This column first appeared in the San Antonio Express News on January 19, 2018.
Dear Mr. Premack: A few years ago, a good friend asked me to keep the original of her Will in my lockbox. Her kids do not get along with each other. She said that if she kept the Will at home, she feared one of her kids might find and read the Will, triggering some argument. Last week my friend died, and I realized I don’t know what I am supposed to do with the Will. It doesn’t seem right to give it to one of her kids. Any suggestions? – L.C.
You are right to be careful. If you gave the Will to one of her adult children, you have no idea how the Will could be mishandled. You do, however, have a legal obligation to take action. So, what is the best procedure to follow?
If you know the identity of the person nominated as Executor in the Will, you could release the Will to that nominee. If so, be sure to get a written receipt from the nominee. But you need to be satisfied that the nominee is trustworthy and is going to properly honor the Will and its instructions, which is not something that you can guarantee.
You should, then, opt for the safer option. Under section 252.201 of the Texas Estates Code, when the custodian of a Will learns of the Testator’s death, the custodian shall deliver the Will to the clerk of the court which has jurisdiction over the estate. In Bexar County, that means the Statutory Probate Court Clerk. In surrounding counties, that means the Clerk of the County Court.
Under a modification to that law (effect September 1, 2017) the Clerk cannot charge you a fee. Further, the Clerk will seal the Will after making note of the nominated Executor. If you also submit a notarized affidavit stating that the Testator (your friend) has died, then the Clerk is required to contact the nominated Executor about the deposit of the Will. If the nominated Executor comes forward, the Clerk must deliver the Will to the nominated Executor. You will have performed your legal responsibility.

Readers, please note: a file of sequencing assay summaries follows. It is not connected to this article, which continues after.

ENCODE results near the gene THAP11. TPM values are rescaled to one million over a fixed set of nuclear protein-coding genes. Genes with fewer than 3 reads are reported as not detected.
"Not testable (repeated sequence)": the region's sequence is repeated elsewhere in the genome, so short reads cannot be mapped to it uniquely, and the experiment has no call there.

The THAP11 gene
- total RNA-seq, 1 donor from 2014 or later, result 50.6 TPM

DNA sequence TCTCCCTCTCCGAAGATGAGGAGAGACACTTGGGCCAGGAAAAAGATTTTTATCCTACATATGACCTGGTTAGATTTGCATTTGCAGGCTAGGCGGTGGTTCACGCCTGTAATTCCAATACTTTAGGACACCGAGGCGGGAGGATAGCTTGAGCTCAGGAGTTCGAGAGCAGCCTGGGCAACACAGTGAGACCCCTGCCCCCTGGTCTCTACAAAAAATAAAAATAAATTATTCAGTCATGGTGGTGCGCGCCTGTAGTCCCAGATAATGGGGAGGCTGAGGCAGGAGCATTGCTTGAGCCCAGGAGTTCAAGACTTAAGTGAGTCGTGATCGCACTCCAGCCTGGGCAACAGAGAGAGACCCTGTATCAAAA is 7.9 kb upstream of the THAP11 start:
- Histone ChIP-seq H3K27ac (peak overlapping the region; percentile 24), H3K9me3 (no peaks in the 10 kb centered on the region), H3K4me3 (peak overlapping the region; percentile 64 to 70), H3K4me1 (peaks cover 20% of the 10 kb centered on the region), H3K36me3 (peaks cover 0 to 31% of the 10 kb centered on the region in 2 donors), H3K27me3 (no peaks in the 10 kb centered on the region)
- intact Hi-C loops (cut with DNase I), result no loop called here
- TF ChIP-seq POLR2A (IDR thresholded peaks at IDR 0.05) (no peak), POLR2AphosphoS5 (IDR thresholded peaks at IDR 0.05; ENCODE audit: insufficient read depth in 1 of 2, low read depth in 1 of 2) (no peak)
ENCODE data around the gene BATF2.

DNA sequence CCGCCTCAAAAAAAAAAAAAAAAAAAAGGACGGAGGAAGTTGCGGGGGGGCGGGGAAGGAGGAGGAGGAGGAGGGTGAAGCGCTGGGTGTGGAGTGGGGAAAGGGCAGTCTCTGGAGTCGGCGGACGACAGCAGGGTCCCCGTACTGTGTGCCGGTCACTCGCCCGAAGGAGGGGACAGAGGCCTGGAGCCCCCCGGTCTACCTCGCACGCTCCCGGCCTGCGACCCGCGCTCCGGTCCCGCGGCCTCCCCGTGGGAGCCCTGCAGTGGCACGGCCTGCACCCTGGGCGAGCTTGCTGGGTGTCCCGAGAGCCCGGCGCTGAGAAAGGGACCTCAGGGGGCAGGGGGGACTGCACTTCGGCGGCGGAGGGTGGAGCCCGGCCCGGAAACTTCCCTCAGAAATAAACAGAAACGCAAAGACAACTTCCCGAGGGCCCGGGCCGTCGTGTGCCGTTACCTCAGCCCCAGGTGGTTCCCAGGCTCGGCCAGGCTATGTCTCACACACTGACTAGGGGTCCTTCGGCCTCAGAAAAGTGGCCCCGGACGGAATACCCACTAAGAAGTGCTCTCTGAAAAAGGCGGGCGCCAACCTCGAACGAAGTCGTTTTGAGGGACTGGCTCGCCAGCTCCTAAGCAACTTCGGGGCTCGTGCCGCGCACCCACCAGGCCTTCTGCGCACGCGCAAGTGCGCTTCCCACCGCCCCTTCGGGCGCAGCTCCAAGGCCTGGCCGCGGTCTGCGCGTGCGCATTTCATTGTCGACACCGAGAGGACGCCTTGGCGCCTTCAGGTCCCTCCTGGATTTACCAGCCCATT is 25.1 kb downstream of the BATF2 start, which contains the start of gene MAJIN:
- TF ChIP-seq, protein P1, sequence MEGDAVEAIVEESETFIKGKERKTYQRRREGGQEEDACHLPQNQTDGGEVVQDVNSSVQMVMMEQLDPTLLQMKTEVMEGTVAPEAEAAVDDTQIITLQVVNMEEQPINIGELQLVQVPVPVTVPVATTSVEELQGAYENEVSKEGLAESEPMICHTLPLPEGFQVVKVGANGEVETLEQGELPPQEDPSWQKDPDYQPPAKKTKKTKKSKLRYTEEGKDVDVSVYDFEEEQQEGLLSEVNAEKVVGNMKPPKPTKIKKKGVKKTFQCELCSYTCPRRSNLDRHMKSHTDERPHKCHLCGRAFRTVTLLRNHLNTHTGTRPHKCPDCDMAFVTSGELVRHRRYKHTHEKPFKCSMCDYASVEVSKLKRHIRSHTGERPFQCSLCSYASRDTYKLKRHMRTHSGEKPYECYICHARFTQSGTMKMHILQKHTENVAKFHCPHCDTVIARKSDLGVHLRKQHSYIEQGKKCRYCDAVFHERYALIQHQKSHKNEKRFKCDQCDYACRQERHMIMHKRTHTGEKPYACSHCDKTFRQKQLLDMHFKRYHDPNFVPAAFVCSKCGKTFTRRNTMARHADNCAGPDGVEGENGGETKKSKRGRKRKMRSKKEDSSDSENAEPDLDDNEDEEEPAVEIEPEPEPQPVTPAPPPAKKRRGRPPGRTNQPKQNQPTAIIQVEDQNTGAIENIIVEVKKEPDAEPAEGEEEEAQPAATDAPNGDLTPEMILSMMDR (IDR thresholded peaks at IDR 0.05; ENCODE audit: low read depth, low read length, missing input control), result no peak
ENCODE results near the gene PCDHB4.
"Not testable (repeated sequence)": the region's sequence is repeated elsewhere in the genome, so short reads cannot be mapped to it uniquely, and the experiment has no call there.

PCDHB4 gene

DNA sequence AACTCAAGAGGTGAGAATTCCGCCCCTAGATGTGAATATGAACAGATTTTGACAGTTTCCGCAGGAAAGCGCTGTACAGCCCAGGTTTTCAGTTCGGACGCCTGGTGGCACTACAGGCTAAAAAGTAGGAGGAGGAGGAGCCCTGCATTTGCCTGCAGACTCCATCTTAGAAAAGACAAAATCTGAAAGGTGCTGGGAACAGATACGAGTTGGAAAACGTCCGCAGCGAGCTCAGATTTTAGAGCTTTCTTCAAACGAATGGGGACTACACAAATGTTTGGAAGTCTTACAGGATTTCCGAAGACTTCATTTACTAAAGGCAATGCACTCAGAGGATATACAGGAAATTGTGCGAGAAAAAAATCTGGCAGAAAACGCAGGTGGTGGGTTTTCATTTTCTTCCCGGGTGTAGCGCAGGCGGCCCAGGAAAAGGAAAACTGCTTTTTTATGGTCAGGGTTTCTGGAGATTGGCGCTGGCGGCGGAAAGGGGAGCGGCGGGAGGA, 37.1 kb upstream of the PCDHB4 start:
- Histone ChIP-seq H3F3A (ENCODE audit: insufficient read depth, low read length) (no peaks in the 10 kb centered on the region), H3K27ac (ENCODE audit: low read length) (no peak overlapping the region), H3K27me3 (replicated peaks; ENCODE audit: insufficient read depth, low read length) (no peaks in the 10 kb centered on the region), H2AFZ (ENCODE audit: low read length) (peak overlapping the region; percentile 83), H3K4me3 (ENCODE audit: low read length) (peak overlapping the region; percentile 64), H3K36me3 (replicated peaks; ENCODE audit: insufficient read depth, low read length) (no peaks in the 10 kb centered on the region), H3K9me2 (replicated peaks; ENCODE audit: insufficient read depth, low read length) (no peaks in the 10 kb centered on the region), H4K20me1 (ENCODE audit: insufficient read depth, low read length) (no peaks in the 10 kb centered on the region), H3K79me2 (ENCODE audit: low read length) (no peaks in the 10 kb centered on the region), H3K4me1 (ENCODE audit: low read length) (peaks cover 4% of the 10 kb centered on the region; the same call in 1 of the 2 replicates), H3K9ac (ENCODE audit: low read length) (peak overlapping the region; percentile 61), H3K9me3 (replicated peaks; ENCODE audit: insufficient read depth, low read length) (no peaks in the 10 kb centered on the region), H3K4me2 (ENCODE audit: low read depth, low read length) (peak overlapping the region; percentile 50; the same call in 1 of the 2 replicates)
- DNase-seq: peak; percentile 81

In a related concept, Attorneys may be interested in another clause in that new law. For decades, it has been the practice of some estate planning attorneys to retain possession of their clients’ original Wills. It is now clear, however, that the responsibility of protecting those Wills can get expensive and be an administrative burden. The new law allows Attorneys (and others in the same position) to deposit those original Wills with the County Clerk after making a diligent effort to locate each Testator and return each Will. If those efforts do not work, the Attorney can deposit each Will with the County Clerk along with the last known address of the Testator, the nominated Executor, and each nominated successor Executor. The clerk will charge a $5 fee for each Will deposited.
Paul Premack is a Certified Elder Law Attorney with offices in San Antonio and Seattle, handling Wills and Trusts, Probate, and Business Entity issues. View past legal columns or submit free questions on legal issues via www.TexasEstateandProbate.com or www.Premack.com.